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The 4 Breathing Exercises behind “Be a Rebel and Love Yourself”

By Tytoni Yoga

THU MAY 19, 2022

Screenshot from the article I wrote for OM Yoga & Lifestyle Magazine June 2022 issue. Have you read it yet? If not, I highly recommend you head on over there to read it. Otherwise, let’s dive right in!
Screenshot from the article I wrote for OM Yoga & Lifestyle Magazine June 2022 issue. Have you read it yet? If not, I highly recommend you head on over there to read it. Otherwise, let’s dive right in!

In my article, Be a Rebel and Love Yourself, in the June 2022 issue of OM Yoga & Lifestyle Magazine, I talked about 8 ways we can love ourself and why it’s important. I’ve gotten a lot of great feedback (thank you!) but one thing that has come up a few times is people wanting to learn how to do some of the tools I suggest (especially the breathing techniques).

First, let’s go through the 8 suggestions I give:

  1. Compassionate self-communication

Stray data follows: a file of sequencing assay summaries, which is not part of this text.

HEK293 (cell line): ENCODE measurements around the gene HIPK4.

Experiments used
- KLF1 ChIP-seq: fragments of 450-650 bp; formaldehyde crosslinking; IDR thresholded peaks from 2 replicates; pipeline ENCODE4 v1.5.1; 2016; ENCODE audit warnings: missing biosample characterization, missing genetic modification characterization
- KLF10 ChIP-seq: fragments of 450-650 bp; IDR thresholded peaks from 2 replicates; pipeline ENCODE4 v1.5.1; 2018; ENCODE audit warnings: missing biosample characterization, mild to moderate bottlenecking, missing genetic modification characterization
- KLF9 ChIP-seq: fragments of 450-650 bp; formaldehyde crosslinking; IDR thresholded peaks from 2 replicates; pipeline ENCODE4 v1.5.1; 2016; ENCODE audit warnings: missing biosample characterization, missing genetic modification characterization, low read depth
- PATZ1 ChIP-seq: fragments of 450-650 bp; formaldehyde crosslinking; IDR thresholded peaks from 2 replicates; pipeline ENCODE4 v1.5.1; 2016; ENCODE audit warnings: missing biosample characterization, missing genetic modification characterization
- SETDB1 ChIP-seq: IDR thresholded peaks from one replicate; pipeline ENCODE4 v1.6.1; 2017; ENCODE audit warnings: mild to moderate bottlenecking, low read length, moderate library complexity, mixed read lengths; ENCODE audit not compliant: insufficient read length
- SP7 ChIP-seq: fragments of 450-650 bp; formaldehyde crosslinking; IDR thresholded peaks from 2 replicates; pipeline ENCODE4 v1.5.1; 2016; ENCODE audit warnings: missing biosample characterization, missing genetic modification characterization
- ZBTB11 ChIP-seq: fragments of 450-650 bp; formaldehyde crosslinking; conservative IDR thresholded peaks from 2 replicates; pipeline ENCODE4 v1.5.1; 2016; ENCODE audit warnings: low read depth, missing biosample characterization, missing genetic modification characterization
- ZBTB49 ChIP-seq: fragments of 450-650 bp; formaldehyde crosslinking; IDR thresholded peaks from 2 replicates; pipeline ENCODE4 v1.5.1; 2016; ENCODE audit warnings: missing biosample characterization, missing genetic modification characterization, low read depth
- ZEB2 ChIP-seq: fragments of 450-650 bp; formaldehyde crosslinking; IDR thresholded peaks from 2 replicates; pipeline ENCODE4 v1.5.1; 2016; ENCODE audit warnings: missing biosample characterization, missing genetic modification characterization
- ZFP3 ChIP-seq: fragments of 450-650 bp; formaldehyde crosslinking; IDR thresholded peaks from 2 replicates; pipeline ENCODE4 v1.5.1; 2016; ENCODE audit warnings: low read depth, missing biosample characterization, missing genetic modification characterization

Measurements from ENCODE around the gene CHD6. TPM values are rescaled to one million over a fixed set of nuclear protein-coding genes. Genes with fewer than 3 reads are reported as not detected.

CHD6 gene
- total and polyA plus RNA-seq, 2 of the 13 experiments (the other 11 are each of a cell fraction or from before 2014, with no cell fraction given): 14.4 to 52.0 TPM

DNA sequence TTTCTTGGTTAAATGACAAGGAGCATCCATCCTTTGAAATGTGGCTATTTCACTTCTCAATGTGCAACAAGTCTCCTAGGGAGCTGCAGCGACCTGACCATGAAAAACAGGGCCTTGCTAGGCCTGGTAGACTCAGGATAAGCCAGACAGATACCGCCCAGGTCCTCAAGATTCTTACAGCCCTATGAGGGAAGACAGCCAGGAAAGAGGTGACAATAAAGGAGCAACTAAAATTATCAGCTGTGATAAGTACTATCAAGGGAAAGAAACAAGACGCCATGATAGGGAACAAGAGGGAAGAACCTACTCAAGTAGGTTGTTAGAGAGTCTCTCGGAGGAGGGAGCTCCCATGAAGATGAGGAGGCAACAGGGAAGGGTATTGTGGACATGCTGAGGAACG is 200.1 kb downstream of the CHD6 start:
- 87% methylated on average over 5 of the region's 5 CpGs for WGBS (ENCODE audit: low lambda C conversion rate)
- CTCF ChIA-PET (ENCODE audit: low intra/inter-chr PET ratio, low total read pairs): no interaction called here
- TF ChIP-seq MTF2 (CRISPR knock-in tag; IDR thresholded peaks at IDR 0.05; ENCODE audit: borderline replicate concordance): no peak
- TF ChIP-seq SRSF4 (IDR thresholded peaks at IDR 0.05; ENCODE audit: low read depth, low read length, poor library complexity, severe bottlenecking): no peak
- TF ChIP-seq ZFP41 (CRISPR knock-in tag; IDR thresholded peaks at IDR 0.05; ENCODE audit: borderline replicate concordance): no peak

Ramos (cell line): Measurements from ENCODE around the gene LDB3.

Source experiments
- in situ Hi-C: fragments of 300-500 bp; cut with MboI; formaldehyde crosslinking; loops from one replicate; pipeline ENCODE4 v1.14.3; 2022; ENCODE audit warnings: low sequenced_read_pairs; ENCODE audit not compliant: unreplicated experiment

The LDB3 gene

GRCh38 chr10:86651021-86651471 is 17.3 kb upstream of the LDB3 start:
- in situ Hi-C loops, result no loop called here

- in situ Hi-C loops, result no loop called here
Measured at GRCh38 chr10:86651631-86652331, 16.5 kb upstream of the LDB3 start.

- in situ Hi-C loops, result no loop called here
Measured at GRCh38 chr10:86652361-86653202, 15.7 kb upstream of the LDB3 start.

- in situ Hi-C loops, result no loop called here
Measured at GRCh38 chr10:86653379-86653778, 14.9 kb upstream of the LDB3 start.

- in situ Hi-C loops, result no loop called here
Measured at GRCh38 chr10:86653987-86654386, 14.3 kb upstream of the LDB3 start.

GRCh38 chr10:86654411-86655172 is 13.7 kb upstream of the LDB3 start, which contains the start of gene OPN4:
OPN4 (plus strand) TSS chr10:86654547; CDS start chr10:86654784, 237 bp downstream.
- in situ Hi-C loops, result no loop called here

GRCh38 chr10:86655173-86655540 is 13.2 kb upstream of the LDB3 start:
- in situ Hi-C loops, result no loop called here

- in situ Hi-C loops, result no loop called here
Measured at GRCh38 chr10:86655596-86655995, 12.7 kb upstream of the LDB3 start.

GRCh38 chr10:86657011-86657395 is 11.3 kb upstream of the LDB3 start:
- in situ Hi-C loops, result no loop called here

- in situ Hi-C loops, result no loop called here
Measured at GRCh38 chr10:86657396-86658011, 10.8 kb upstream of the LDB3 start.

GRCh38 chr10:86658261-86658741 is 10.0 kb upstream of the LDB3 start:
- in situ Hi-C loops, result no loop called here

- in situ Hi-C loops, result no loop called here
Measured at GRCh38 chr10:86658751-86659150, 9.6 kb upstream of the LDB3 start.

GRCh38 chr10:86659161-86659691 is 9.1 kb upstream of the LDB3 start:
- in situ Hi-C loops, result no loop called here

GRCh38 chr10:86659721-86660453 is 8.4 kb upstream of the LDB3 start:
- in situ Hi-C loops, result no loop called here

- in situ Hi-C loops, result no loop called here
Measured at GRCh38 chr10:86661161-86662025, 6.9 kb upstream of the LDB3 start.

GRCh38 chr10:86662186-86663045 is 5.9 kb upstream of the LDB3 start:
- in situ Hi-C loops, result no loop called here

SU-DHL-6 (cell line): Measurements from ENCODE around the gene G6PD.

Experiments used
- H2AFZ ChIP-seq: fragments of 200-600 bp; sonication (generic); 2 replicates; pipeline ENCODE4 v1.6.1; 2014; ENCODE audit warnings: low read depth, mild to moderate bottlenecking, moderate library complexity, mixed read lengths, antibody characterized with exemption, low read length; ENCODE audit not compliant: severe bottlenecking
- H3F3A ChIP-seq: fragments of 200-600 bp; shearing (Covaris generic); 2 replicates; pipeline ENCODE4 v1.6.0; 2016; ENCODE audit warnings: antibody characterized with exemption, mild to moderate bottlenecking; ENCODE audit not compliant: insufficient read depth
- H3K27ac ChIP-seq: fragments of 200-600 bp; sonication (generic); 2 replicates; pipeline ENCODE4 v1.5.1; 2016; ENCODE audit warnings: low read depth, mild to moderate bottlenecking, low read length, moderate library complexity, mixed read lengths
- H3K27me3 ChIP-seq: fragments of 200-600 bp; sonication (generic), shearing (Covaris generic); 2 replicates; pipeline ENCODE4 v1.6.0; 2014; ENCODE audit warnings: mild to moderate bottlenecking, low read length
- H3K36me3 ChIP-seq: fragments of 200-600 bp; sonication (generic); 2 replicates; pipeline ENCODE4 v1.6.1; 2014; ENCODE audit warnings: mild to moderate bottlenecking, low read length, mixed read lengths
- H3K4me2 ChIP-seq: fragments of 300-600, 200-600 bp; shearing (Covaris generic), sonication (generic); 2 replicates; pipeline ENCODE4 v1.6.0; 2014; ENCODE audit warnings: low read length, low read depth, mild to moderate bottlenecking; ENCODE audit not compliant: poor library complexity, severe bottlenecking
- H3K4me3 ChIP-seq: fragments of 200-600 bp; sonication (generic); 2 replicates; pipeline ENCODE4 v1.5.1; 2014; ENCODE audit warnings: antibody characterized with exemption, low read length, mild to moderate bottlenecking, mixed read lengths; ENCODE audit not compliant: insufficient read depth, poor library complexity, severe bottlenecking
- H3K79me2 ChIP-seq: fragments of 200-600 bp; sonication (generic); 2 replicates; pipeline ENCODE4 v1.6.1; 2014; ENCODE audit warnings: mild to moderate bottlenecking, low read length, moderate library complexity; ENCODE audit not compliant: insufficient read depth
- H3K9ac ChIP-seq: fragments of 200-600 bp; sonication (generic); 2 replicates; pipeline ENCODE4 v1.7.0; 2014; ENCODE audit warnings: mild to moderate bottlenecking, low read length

2. Mindful breathing
  3. Mindful movement
  4. Meditation
  5. Creating healthy habits
  6. Do what you love to do
  7. Celebrate wins and forgive mistakes
  8. Pace and give grace

I’m not going to go through them all in depth, you can go read the article for that. But I do want to pinpoint certain techniques I mention and how to go about doing them.

In the article, I mention 4 different breathing techniques that can help us create a connection with ourselves, release tension, and send signals to our brain brain to say, I’m okay. So let’s go through them!

Stair Step Breath

Stair Step Breath is a great breathing exercise to help us when we’re feeling anxious and overwhelmed, and our breath is extremely shallow and tight chested.

  1. Before you begin—check in with yourself. Observe what comes up without judgement.
  2. Imagine you are walking up a mountain.* Take 5 sips of breath, one on top of the other. For a brief moment, hold your breath and imagine you’re at the top of the mountain, what can you see? Then imagine you can slide safely down the other side of the mountain, releasing your breath in one long, easy stream. Do this a 3-4 more times.